Furthermore, current CDC case definitions may miss a substantial fraction of clinically apparent acute cases because they lack clinical markers that could improve case identification and help to distinguish between acute and chronic cases. Using data from electronic medical records, Klompas et al. (2008) found that CDC’s case definition of acute HBV had a positive predictive value of only 47.2% (that is, out of 1,000 people identified as having acute hepatitis B with the CDC case definition, only 472 of them were found to truly have acute hepatitis B). When patients with prior positive tests for HBV infection (or International Classification of Diseases, revision 9, codes for chronic HBV infection) were excluded, the positive predictive value increased to 68.4%. However, the positive predictive value was raised to above 96% by adding the requirement for peak ALT over 1,000 or total bilirubin over 1.5. Most important, when applying the most sensitive algorithm (the algorithm that detected the greatest number of cases of acute hepatitis B), the study found that only four of the eight cases of acute hepatitis B were in the state’s surveillance system and only one of the four was correctly classified as acute; this suggests that 88% of acute hepatitis B cases may be missed if current reporting algorithms are used (Klompas et al., 2008).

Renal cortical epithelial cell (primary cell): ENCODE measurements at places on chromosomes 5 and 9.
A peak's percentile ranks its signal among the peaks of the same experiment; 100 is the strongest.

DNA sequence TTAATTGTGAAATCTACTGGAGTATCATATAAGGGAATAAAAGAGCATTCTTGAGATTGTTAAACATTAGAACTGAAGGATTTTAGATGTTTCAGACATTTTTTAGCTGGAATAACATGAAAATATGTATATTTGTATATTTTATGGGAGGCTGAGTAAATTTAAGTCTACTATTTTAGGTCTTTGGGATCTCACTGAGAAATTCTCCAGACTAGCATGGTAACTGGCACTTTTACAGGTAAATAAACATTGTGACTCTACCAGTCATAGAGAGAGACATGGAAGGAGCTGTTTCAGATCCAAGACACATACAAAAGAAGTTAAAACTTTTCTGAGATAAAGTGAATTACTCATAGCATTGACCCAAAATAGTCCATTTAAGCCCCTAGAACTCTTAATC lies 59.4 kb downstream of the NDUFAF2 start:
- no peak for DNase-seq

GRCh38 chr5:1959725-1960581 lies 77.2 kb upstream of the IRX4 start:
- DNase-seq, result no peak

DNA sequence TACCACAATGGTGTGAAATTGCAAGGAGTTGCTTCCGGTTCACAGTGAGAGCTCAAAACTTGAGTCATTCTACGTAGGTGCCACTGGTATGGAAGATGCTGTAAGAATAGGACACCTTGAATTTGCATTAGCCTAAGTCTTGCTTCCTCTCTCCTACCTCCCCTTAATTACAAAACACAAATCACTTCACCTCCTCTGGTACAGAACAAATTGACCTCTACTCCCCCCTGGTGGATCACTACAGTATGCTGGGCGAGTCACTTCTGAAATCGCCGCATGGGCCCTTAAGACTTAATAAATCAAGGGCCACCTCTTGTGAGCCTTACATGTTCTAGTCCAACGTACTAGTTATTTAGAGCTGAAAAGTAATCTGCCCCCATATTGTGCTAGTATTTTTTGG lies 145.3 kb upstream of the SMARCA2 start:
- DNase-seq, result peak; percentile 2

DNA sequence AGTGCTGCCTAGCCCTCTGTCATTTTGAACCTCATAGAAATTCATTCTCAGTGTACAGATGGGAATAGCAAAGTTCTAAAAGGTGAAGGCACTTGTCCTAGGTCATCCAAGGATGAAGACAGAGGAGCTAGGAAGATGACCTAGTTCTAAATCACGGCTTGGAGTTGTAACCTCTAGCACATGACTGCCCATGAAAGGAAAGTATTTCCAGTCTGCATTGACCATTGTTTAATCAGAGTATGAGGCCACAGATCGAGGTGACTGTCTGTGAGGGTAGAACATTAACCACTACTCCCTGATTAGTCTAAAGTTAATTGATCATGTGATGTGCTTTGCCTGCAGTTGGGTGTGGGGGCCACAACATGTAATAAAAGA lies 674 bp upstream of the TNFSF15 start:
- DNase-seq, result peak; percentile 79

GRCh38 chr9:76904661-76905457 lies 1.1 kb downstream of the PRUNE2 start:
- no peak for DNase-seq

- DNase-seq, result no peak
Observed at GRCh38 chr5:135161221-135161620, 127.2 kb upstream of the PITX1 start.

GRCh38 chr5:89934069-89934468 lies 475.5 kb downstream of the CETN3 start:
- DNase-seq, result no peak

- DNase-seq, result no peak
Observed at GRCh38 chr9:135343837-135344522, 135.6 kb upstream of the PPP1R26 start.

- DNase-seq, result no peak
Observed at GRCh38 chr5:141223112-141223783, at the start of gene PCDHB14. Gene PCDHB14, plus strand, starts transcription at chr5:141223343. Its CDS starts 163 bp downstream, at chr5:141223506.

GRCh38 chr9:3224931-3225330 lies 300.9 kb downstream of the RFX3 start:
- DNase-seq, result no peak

Similarly, detection of acute hepatitis C can be challenging because no single case definition is either sensitive or specific for it. HCV seroconversion may be missed, and there is no IgM-based assay that reliably distinguishes acute hepatitis C from chronic hepatitis C, unlike the situation with hepatitis A virus or HBV infection. Relatively low HCV ribonucleic acid (RNA) concentrations and more than one log fluctuation in HCV RNA concentration are features of acute HCV infection that may be useful for the development of more dynamic diagnostic algorithms, but the accuracy of these algorithms has not been validated (Cox et al., 2005; McGovern et al., 2009; Villano et al., 1999).

In summary, the identification of acute hepatitis infection is inherently flawed because the vast majority of cases are asymptomatic and patients do not seek medical care or testing. Such persons would be identified only in prospective studies that include routine serial testing of liver enzyme concentrations, such as those previously conducted to identify the incidence of transfusion-associated hepatitis. Underreporting of diagnosed cases and misclassification of reported cases seriously limit the accuracy of data on cases of acute viral hepatitis collected by state and territorial surveillance programs and transmitted to CDC. Thus, the estimates of the incidence of acute hepatitis in the United States are based solely on symptomatic cases. The majority of those cases may be missing from the surveillance system because of poor access to health care, underreporting, and misclassification. Taken together, published surveillance summaries of reported cases of acute viral hepatitis substantially underestimate the number of cases; these

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